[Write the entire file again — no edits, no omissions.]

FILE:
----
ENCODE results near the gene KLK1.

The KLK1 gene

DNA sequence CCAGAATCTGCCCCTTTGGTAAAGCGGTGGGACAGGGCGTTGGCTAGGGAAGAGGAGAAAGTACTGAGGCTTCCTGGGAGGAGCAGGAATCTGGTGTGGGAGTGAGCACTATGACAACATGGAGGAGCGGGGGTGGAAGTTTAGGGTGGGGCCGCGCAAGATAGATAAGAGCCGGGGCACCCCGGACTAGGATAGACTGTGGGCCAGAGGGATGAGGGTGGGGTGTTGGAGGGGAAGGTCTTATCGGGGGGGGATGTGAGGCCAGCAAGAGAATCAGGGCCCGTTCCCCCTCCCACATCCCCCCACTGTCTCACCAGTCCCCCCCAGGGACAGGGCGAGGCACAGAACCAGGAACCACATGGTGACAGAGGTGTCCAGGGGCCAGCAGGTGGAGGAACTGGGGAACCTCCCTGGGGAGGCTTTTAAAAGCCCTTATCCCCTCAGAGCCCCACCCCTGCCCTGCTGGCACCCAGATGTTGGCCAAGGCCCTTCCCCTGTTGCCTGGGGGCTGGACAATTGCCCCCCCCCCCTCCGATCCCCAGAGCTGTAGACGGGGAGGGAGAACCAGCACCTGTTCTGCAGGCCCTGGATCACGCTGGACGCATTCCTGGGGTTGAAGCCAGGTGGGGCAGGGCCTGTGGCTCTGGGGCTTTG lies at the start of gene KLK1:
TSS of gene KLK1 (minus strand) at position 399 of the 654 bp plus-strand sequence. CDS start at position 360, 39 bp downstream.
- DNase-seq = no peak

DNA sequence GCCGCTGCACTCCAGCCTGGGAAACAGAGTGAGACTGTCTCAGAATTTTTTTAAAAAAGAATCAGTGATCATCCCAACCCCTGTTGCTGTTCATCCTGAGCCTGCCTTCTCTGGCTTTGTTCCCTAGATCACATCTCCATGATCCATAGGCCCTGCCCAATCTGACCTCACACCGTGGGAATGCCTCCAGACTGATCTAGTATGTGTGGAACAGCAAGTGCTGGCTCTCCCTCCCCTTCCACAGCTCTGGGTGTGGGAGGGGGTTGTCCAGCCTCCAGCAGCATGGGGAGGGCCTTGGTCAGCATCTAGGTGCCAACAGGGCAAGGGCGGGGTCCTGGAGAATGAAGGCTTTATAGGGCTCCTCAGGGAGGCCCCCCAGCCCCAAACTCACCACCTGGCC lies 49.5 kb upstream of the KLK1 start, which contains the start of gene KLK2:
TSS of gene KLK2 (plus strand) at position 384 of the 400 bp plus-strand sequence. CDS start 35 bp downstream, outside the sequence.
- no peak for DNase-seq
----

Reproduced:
ENCODE results near the gene KLK1.

The KLK1 gene

DNA sequence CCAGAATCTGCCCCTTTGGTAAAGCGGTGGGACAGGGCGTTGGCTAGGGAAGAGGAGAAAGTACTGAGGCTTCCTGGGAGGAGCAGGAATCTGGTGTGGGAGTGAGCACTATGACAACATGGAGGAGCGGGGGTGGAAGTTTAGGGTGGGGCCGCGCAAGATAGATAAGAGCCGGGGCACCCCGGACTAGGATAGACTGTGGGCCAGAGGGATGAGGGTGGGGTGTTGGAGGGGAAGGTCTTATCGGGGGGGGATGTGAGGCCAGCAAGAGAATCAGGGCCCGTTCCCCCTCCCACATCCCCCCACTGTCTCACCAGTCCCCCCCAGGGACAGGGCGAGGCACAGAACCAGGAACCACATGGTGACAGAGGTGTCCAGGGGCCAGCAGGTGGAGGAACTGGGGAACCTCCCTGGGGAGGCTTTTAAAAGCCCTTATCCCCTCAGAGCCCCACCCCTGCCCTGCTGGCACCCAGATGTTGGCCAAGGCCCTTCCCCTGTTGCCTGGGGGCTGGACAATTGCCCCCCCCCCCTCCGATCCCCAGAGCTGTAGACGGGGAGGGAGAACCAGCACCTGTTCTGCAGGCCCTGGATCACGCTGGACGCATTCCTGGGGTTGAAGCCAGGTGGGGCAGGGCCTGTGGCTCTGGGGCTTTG lies at the start of gene KLK1:
TSS of gene KLK1 (minus strand) at position 399 of the 654 bp plus-strand sequence. CDS start at position 360, 39 bp downstream.
- DNase-seq = no peak

DNA sequence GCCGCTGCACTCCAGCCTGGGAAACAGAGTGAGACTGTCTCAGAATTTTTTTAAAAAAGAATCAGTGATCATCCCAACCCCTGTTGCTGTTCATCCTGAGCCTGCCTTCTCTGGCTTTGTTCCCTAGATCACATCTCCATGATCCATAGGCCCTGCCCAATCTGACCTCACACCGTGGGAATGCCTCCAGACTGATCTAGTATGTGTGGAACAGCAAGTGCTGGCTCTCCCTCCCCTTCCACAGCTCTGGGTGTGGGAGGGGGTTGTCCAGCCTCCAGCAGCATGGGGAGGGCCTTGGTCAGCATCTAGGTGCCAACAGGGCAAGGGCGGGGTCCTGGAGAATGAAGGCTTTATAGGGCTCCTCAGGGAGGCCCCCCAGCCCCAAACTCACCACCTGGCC lies 49.5 kb upstream of the KLK1 start, which contains the start of gene KLK2:
TSS of gene KLK2 (plus strand) at position 384 of the 400 bp plus-strand sequence. CDS start 35 bp downstream, outside the sequence.
- no peak for DNase-seq